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This is a seldom seen pattern of Vallerysthal glass, in the form of a royal orb with gilding & red enamel.
Founded in c1836 in Lorraine, France as: Societe des Verreries Reunies de Plaine de Walsch et Vallerysthal, the glassworks had become by c1855 more known as: Klenglin et Cie, which employed both French and Bohemian glass workers who produced many interesting decorative items such as press moulded glass, opaline and art glass for example, and their sales were predominantly for the French market. However the area in which the factory was located became part of Germany during c1870 which affected Vallerysthal glass sales dramatically. They quickly purchased the Portieux glass factory which was based at Vosges in France, and whilst they held office in Vallerysthal, they could now also export through Portieux.
A new name was registered in French and in German, Verreries Reunies de Vallerysthal et Portieux, and Vereingte Glashutten Von Vallerysthal und Portieux, and the Vallerysthal/Portieux association that we recognise today was established.
Opaque glass using a wide variety of colours including uranium Vaseline, vivid turquoise, yellow and white were all primarily the glass types used by the factory and from goblets to animal themed lidded pots, sugar bowls and butter dishes etc. numerous patterns were produced, some of which are exceptionally scarce... and this `Crown Top' model is such an example.
One could easily be mistaken to consider this piece as being `Goofus Glass' (the earliest form of Carnival Glass) that was produced cheaply for promotional giveaways. The colourization for example is not too dissimilar however this piece is a signed rarity produced by Vallerysthal which predates c1900. It's an absolute gem.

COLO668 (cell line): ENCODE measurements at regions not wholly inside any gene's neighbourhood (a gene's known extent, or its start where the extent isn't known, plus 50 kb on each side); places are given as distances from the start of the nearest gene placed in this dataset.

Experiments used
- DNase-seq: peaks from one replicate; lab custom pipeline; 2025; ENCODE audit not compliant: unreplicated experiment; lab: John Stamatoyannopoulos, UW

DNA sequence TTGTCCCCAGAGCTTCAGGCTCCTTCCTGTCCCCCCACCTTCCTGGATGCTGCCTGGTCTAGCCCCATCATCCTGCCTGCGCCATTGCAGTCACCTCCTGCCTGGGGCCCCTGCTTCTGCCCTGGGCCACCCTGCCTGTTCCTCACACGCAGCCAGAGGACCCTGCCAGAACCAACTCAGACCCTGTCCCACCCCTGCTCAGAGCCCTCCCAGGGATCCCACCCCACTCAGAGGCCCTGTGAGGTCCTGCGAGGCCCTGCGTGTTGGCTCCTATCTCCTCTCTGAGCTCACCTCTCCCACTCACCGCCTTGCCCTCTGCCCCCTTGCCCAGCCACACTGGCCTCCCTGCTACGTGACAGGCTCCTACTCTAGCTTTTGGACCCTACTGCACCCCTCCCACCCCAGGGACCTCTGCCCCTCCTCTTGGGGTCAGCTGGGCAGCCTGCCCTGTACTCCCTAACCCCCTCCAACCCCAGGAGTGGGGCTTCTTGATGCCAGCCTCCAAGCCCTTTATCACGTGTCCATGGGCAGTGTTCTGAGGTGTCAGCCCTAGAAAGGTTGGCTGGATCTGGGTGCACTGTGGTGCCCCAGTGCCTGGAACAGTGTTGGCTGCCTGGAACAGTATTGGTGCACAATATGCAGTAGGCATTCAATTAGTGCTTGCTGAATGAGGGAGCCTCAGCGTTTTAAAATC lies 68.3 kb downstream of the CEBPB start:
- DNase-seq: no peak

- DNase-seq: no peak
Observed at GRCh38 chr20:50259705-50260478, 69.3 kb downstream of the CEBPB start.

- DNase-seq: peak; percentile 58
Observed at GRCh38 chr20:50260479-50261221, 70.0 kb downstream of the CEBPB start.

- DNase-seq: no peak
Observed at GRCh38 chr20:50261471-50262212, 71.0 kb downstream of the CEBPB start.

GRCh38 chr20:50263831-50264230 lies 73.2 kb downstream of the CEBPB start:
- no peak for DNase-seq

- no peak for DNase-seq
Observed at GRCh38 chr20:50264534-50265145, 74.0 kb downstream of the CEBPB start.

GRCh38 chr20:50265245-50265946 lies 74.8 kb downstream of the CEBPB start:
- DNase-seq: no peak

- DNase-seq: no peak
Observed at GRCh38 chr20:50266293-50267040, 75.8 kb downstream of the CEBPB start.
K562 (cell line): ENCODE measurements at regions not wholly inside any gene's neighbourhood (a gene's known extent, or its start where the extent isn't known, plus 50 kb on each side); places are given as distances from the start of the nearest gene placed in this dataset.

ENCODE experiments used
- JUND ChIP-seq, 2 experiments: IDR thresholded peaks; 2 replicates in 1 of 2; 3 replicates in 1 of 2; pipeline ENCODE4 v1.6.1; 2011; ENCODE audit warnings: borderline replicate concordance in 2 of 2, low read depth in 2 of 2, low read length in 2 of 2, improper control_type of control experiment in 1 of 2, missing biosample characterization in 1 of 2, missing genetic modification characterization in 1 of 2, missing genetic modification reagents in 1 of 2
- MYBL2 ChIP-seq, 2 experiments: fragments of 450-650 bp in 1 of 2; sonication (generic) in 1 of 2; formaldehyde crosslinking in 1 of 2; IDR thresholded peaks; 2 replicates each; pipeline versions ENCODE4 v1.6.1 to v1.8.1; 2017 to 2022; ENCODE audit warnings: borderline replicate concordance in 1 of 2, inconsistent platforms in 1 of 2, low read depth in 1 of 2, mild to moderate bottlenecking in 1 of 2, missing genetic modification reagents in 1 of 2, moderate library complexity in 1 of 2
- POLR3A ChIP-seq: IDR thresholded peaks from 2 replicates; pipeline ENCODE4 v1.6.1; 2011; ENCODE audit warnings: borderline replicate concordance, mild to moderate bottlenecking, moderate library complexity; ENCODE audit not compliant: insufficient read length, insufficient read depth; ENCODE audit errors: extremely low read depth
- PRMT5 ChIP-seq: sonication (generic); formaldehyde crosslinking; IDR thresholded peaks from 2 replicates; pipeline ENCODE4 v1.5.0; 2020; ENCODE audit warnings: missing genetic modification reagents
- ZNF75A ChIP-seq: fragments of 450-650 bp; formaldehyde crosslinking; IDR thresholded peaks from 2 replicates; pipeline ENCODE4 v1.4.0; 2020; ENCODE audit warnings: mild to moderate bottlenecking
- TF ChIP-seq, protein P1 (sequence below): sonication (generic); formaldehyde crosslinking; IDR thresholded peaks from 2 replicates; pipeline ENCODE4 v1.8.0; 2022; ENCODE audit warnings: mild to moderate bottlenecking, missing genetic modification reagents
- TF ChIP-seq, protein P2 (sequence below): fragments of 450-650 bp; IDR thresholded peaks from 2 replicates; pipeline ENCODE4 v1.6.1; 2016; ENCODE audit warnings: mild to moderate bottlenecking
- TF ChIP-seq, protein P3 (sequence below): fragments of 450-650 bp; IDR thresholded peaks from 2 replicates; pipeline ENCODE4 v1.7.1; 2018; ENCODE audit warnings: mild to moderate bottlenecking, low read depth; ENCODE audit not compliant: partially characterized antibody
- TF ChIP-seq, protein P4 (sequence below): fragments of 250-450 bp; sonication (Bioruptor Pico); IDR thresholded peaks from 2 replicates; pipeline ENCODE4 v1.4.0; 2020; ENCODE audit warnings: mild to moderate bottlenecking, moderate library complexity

It was designed and introduced by the factory as a modest butter-dish, but I have personally always seen this piece as being far better suitably displayed as a vanity item. A powder pot for example, upon a bedside dresser, for its appearance is majestically luxurious & regal.
Many of these pattern types were decorated by hand using stains, paints enamels and gilding. This particular example retains its original painted decoration, which would indicate that the piece has been looked after well and seldom used for its purpose. The glass has also been matt-satin frosted to all surfaces both inside and out. It is not at all uncommon with items such as this (and before the days of stringent Quality Control checks) for each item to display its own unique level of enamelling and or paintwork. After all, these items were decorated entirely by hand, and this piece is no exception to that rule.
It is relatively large sized for a lidded pot, at 6 inches in height and 5 inches at its widest diameter. The condition is next to excellent. There are two very tiny nicks to the inner rim of the inside of the pot and that is all. These proved impossible for me to photograph, however they do not detract, are barely noticeable and are mentioned here for accuracy of description. This is a scarce item for your collection and its display and suitable use possibilities are almost endless...
Height with lid: 6 inches Widest diameter: 5 inches Base diameter: 3.75 inches Postage weight: 1k 700gms
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